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Sunday August 26, 2012

Drug abuse fight needs more Squad 1Malaysia volunteers

KUCHING: People who are keen to help fight drug abuse in society are invited to join National Anti-Drug Agency’s (AADK) Squad 1Malaysia.

State AADK director Yap Chung Hong said Squad 1Malaysia volunteers could contribute in many ways according to their expertise, knowledge and ability.

“They can contribute in whatever ways — they can give talks, organise programmes for youths, contribute ideas to AADK and help disseminate information on the agency’s roles and services on the ground.”

To date, Sarawak has about 10,000 including a few elected representatives after it was launched in July in the state last year, he said.

Squad 1Malaysia was one of AADK’s approaches to be closer to the people and be more effective in its role to educate and prevent drug abuses; and treat and rehabilitate drug abusers, in line with the government’s target to achieve a drug-free nation, he told The Star here recently.

Based on statistics reported by the AADK, the total of 126,153 new addicts were traced throughout the period of 2000−2008, on average involved 14,017 addicts each year in the country.

According to the National Statistics Department, the number of drug addicts in Sarawak has reduced significantly from about 800 to 100 between 2006 and 2008.

Yap said the AADK had changed some of its approaches to combat drug addiction in the recent years.

He said the agency’s services had improved to make education, prevention, treatment and rehabilitation efforts more effective nationwide.

In Sarawak, these new approaches helped to complement the agency’s Cure and Care Rehabilitation Centre (CCRC) at Mile 6, he said.

The centre catered to those who had been arrested by the police and housed for two years under the court’s order under the Drug Dependent (Treatment and Rehabilitation) Act 1983, he explained.

In 2010, he said, AADK introduced Cure and Care 1Malaysia Clinic which allowed those with drug addiction problem to come for treatment and counselling voluntarily.

Those who came to the clinic, located in front of CCRC, would be assessed and treated between one and two months.

“The response at the 1Malaysia Clinic has been quite encouraging and so far the clinic has received nearly 200 people aged between 15 and 25. The number of drug addicts in the state are still low and under control,” he said.

Their drug addiction varied from nospan to methamphetamine and ketamine, and some were multiple substance users, he disclosed, adding that some parents handed in their children for treatment at the clinic.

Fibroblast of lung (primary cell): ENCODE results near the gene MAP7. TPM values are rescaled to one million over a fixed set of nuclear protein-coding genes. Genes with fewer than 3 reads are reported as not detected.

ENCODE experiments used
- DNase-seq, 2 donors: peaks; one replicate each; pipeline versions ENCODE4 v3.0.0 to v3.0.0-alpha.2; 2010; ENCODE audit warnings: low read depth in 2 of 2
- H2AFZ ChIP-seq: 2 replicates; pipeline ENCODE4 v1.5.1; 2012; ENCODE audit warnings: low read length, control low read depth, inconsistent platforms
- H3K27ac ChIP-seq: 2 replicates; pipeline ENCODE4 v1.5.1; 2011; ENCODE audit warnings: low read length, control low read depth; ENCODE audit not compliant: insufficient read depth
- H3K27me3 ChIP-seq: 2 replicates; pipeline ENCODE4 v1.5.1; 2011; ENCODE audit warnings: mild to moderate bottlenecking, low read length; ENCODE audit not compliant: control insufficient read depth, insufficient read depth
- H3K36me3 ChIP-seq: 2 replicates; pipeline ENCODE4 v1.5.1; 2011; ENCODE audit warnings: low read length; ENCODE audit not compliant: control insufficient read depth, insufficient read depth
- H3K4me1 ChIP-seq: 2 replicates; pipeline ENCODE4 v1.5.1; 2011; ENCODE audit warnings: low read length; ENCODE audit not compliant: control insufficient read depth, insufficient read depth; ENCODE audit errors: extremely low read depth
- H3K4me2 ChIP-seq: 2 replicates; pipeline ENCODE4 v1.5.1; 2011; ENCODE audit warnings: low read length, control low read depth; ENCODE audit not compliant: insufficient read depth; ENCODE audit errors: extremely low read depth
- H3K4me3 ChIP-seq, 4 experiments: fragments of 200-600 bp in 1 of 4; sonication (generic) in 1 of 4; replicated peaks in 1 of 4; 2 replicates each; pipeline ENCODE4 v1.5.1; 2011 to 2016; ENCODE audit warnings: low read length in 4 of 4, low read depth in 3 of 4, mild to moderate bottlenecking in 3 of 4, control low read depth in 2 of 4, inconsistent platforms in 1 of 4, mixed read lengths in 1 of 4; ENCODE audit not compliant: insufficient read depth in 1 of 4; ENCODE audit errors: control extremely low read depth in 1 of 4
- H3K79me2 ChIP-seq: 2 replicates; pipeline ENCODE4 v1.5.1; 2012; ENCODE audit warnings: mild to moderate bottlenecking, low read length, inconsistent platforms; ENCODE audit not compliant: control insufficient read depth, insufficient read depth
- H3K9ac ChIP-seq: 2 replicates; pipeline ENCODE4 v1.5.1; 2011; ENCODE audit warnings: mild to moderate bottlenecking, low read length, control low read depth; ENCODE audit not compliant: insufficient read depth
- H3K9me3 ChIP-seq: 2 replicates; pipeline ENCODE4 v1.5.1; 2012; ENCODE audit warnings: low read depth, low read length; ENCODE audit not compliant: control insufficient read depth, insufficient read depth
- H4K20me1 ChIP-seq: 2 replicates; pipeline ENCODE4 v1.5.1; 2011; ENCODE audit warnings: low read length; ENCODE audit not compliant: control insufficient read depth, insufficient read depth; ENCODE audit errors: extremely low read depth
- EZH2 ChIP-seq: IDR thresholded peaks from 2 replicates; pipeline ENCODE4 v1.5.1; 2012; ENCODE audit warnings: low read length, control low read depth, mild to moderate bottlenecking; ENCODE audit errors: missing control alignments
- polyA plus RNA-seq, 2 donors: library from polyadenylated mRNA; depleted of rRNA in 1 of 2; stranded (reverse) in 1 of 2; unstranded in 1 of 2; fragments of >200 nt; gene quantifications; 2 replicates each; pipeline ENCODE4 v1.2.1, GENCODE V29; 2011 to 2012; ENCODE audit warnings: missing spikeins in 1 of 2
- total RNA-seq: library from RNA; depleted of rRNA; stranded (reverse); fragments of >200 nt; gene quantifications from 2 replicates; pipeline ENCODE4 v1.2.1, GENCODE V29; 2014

“The turnover at the clinic is fast because they come in voluntarily as in and outpatients without having any police record and court order. The services offered at the clinic is the same as CCRC and these are free of charge,” he said.

Among others, religious classes, individual and group counselling, mental development sessions and living skills workshops are held at CCRC and clinic. Presently, AADK has eight 1Malaysia Clinics nationwide.

Yap said due to the state’s size and geography, AADK set up mini Cure and Care 1Malaysia Clinic in Miri to cater to the needs of those in the northern region.

The agency had also set up the Cure and Care Service Centre (CCSC) to complement CCRC and 1Malaysia clinics, he said.

CCSC, which is more community-based, was first established in Kuching in 2009.

“New CCSC will be opened in Limbang, Sibu and Sri Aman by this October,” he added.

He said those with drug and other addiction problems such as smoking, glue sniffing and alcohol could also seek help from CCSC.

“If CCSC can’t meet patients’ needs, we will refer them to other agencies for help,” he said.

CCSC’s programmes and activities were tailored to integrate patients with the community so that the former would not feel isolated by the society, Yap pointed out.

Among others, he said, gotong-royong and support and peer groups meetings would be held with participation from former addicts.

AADK introduced all these in line with its mission to give better services to the people.

Yap said another new service, Caring Community House (CCH) started in Kuching in 2010 and in Bintulu last year, with one coming up in Mukah this October.

“It’s another way to fight drug abuse because the government can’t address the problem alone – it needs community support.

“CCH is run by a committee comprising social workers, academicians and NGO representatives,” he said.

CCH in Kuching is located at the old prison quarters in Mile 6, Kampung Asyakirin community hall in Bintulu and Kampung Judan community hall in Mukah.

On prevention, Yap said its education section held awareness talks at schools, workplaces and villages throughout Sarawak everyday, adding that AADK also carried out urine tests on the public from time to time.

For more information on AADK’s services, contact 082-233 540 (headquarters), 082-426 415 (Kuching District), 084-325 811 (Sibu District) and 085-420 068 (Miri district) and 082-612 411 (Cure and Care 1Malaysia Clinic), or visit